Dan Pitt, ONF Executive Director, predicts faster app development and greater software focus for 2014
Date: Wed, 01/08/2014 - 18:58 Source: By Dan Pitt, ONF Executive Director
Developers of SDN-related application, orchestration, and management software that have been begging for more guidance on Northbound APIs will be delighted to hear that the ONF’s recently formed Northbound Interfaces Working Group has already illustrated the different levels of abstraction (latitudes) and use cases (longitudes) and will be publishing its NBI information models in 2014, accompanied by open-source working code for select use cases
Dan Pitt, ONF Executive Director
Image credited to NetEvents
This is just one piece of good news gleaned from a recent interview I had with ONF Executive Director Dan Pitt on his views about the SDN landscape in 2014. Other topics covered interoperability, the changing vendor landscape, SDN education, OpenStack plug-ins, security, and an overall emphasis on the software driving SDN.
Tackling one of the biggest concerns around, Dan pointed out that the flow-analysis and control-plane capabilities of SDN are beginning to shape some of the most promising new approaches to network security – going beyond static rule-based policies to create self-defending systems using dynamic flow management. For example, SE-Floodlight, developed by the Floodlight community along with other SDN work, is an open-source security-enhanced SDN controller, pointing the way to further development of OpenFlow security mechanisms to address tough security issues such as BYOD and DDoS attacks. These can be based on detailed analysis of network data to identify threat patterns and the ability to respond dynamically and divert or ditch any threats.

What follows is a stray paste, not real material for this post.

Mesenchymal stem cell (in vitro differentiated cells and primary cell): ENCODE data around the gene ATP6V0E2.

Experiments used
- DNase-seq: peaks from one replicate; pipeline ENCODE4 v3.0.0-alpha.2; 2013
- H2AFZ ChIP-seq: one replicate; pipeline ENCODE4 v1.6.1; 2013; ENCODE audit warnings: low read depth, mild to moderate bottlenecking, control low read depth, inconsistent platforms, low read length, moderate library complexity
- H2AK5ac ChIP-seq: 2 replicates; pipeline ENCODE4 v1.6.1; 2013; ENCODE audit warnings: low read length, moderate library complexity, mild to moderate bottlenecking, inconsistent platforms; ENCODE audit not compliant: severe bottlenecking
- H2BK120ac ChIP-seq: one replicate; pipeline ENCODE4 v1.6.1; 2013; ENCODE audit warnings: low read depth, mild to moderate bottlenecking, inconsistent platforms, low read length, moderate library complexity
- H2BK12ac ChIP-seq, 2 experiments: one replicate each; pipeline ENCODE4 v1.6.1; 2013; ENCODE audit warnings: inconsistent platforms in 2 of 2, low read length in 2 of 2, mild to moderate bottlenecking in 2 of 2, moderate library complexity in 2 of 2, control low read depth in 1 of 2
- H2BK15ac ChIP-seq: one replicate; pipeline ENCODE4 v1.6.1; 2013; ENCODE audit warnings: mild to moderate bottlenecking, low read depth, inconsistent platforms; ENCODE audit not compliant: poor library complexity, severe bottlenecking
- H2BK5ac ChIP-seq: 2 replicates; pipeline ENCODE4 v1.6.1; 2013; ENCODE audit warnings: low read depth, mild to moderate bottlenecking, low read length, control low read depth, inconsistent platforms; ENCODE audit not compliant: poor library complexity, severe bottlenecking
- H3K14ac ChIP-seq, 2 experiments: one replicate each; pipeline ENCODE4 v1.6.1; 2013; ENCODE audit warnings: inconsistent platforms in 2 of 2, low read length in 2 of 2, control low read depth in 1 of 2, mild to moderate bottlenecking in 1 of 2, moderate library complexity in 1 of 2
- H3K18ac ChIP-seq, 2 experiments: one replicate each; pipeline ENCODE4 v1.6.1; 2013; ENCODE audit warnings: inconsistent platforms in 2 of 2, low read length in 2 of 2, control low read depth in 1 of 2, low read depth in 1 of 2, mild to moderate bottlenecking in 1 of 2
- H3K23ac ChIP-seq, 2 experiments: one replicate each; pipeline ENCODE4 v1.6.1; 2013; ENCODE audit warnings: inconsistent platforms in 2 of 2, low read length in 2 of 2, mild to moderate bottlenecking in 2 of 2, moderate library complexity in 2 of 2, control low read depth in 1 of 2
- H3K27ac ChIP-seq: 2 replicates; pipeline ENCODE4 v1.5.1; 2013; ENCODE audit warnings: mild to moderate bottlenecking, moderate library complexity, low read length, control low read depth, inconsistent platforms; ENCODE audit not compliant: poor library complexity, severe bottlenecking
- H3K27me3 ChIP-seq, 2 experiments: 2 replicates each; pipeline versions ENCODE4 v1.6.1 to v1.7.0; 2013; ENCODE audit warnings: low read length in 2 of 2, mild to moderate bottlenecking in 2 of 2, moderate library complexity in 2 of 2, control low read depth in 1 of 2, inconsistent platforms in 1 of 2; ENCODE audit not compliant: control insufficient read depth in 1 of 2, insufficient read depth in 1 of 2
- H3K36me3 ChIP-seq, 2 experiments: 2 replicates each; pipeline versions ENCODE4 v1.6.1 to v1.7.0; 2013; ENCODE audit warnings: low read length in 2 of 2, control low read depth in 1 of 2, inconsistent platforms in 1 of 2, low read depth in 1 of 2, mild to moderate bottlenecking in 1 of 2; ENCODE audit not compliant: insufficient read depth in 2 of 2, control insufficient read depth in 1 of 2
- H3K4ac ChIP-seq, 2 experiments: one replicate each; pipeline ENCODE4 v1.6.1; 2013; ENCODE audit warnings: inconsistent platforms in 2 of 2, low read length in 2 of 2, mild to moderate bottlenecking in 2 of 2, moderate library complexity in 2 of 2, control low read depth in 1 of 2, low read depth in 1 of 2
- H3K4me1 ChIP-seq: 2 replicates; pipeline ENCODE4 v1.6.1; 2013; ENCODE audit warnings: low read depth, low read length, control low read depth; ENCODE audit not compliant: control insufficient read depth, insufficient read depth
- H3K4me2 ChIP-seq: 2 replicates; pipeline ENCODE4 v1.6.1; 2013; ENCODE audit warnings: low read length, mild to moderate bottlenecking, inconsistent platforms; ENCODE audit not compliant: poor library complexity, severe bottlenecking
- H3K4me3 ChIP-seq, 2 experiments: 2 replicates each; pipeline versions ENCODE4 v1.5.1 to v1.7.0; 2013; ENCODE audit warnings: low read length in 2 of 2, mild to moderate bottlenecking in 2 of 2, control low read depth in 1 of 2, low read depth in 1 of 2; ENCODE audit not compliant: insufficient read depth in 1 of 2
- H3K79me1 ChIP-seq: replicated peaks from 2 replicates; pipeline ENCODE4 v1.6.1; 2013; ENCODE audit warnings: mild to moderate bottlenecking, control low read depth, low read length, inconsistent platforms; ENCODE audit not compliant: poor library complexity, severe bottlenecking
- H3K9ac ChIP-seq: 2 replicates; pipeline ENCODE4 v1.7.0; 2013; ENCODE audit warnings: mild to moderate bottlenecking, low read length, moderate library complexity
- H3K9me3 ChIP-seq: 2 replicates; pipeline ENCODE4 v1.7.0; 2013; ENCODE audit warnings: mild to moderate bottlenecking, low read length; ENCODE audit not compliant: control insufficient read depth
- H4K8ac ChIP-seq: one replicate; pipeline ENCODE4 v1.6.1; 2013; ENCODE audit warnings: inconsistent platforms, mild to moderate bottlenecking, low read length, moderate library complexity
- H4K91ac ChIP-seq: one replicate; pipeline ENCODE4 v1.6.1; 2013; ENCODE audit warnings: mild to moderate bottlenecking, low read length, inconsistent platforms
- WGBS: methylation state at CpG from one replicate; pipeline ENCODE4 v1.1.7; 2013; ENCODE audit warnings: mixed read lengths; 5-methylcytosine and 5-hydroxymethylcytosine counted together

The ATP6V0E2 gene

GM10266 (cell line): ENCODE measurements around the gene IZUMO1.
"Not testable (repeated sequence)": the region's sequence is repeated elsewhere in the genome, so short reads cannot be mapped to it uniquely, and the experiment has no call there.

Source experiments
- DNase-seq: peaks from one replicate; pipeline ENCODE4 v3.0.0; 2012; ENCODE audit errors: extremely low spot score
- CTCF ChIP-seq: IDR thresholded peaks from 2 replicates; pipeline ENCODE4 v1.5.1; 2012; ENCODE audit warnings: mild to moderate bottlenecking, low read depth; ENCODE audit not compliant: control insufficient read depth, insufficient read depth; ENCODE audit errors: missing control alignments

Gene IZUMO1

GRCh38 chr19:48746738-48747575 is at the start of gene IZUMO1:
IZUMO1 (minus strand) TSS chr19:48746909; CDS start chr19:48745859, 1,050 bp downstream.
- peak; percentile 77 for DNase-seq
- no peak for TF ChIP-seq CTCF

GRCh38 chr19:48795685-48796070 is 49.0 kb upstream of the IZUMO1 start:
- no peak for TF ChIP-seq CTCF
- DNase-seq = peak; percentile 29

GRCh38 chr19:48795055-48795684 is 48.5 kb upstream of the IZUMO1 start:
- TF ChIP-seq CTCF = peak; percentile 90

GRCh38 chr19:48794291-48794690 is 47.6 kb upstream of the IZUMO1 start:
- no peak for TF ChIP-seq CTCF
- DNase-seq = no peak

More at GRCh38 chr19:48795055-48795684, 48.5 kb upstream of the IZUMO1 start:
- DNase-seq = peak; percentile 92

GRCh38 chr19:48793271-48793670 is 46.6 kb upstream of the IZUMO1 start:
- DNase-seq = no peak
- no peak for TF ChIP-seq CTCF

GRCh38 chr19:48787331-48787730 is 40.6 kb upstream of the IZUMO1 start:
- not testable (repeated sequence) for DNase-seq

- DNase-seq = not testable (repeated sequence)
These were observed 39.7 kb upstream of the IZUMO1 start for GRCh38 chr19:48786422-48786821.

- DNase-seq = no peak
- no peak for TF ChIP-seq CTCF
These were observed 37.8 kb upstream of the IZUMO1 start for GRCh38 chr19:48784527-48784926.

This is not just a promising line for future work; it has already been put into practice at Ballarat Grammar School in Australia – tackling a BYOD nightmare involving over 1500 pupils and staff. As an initial experiment it was a simple case of running HP OpenFlow enabled switches in hybrid mode, leaving the entire network operation untouched but diverting DNS traffic (identified using flow identifiers conveyed by the OpenFlow protocol) to the central controller for inspection. With no noticeable response delay, the system purged thousands of threats in its very first day, while automating a raft of tedious manual tasks. It also made it possible to discipline usage of social sites like FaceBook during school hours – a very simple example, but one that does show how much can be achieved with very little SDN effort.
Data analysis from network tapping is an obvious starting point for SDN applications, a market that Dan really expects to come to life in 2014. Flows can be redirected as at Ballarat Grammar, or mirrored to a controller for traffic engineering, efficiency, and superior customer experience in addition to security purposes. The network can then be made to respond to the analysis – e.g., for NFV service chaining. Dan welcomes all these new applications, open or proprietary but especially the former, helping fuel greater competition and learning.